The overall 5-year survival rate in all patients who have spinal osteogenic sarcoma is 18%.10 The estimated median survival in patients who present with localized disease and receive aggressive treatment is 18 months.10 An estimated 7% of patients with spinal osteogenic sarcomas present with metastatic disease, and have an approximate median survival of 7 months.10 Radiation therapy may play a role in palliative care for those with unresectable or metastatic disease; however, osteogenic sarcomas are radioresistant and do not respond well to standard doses.4 An improvement in survival rates has also been associated with the use of radiation when combined with surgery.23,24 This may be due to the efficacy of radiation treatment in treating microscopic or minimal residual disease after surgery.

image Ewing’s Sarcoma


Ewing’s sarcoma represents a family of neoplasms originating from a precursor neural cell, including classic Ewing’s sarcoma and primitive neuroectodermal tumor.4,25 Ewing’s sarcoma is the second most common cancer of bone in adolescents and young adults, after osteogenic sarcoma, with an incidence of 2.1 per 1 million children in the United States.26 This sarcoma of the spine tends to present at a young age, with a peak incidence in the second decade and an age range spanning the first through third decades.9 There is a slight male predominance in the spine (1.8 to 1). The condition is exceedingly rare in people of Asian, Native American, or African ancestry.10 The cause of Ewing’s sarcoma is not clear, and is most likely due to spontaneous genetic translocations rather than familial or environmental factors.25 Further, unlike osteosarcoma, there is no associated risk from prior exposure to radiation.4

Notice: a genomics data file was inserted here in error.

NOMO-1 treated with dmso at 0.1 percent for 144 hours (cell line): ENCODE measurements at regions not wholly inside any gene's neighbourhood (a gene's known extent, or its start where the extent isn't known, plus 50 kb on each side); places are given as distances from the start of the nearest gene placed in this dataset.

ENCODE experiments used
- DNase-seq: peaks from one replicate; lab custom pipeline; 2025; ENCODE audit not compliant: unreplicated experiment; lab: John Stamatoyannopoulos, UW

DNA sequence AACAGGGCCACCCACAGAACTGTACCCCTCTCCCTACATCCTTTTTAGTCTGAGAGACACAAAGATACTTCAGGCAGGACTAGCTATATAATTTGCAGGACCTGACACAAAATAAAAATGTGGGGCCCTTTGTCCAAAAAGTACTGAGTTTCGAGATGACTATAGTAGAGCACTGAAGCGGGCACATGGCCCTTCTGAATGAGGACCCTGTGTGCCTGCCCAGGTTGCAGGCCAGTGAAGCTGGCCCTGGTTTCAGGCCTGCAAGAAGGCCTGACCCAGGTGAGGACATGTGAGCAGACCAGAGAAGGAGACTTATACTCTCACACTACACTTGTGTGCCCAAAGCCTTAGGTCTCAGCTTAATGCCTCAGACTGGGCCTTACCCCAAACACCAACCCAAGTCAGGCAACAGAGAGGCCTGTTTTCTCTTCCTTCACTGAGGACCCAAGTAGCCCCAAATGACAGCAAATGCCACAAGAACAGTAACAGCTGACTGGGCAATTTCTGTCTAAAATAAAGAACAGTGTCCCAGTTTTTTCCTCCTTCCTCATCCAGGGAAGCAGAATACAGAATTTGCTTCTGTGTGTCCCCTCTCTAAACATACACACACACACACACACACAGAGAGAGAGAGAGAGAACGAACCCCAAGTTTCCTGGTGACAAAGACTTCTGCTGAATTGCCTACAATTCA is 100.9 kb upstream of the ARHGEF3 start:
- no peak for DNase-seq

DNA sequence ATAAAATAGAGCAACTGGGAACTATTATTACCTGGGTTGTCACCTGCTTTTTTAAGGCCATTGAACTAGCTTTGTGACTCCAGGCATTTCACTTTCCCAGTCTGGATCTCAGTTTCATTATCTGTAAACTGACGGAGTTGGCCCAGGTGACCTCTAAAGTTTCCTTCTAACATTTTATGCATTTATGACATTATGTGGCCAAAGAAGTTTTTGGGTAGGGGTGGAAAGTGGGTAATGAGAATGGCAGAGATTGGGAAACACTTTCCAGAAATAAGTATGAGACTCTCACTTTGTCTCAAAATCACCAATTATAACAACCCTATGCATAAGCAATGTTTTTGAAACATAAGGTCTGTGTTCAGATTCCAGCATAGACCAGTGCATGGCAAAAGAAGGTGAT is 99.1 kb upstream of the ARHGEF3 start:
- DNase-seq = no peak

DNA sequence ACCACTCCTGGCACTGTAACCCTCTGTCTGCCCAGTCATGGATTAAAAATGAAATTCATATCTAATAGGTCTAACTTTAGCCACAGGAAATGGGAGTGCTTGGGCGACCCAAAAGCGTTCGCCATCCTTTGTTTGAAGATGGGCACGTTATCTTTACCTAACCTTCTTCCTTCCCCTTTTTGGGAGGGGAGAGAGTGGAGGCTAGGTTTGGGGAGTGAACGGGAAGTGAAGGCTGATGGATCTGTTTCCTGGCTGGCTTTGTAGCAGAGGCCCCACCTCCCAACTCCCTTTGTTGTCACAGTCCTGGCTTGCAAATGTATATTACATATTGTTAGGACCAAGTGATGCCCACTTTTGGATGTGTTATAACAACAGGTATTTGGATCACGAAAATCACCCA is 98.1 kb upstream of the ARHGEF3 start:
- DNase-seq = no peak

The spine is an uncommon site, with only 3 to 15% of Ewing’s sarcoma occurring in the spine.2 However, Ewing’s sarcoma is the most common malignant vertebral tumor found in children.27 It can affect any segment of the spine, as well as originate within the paravertebral muscles and invade into the epidural space.4 Within the axial skeleton, Ewing’s sarcoma is most commonly found in the sacrum and lumbar spine, with common involvement of the sacral ala and posterior elements, respectively.3 Within the sacrum, the tumor may grow to a large size before the onset of pain. Therefore, the insidious malignancy may remain undetected for a prolonged period of time.4

Clinical Manifestation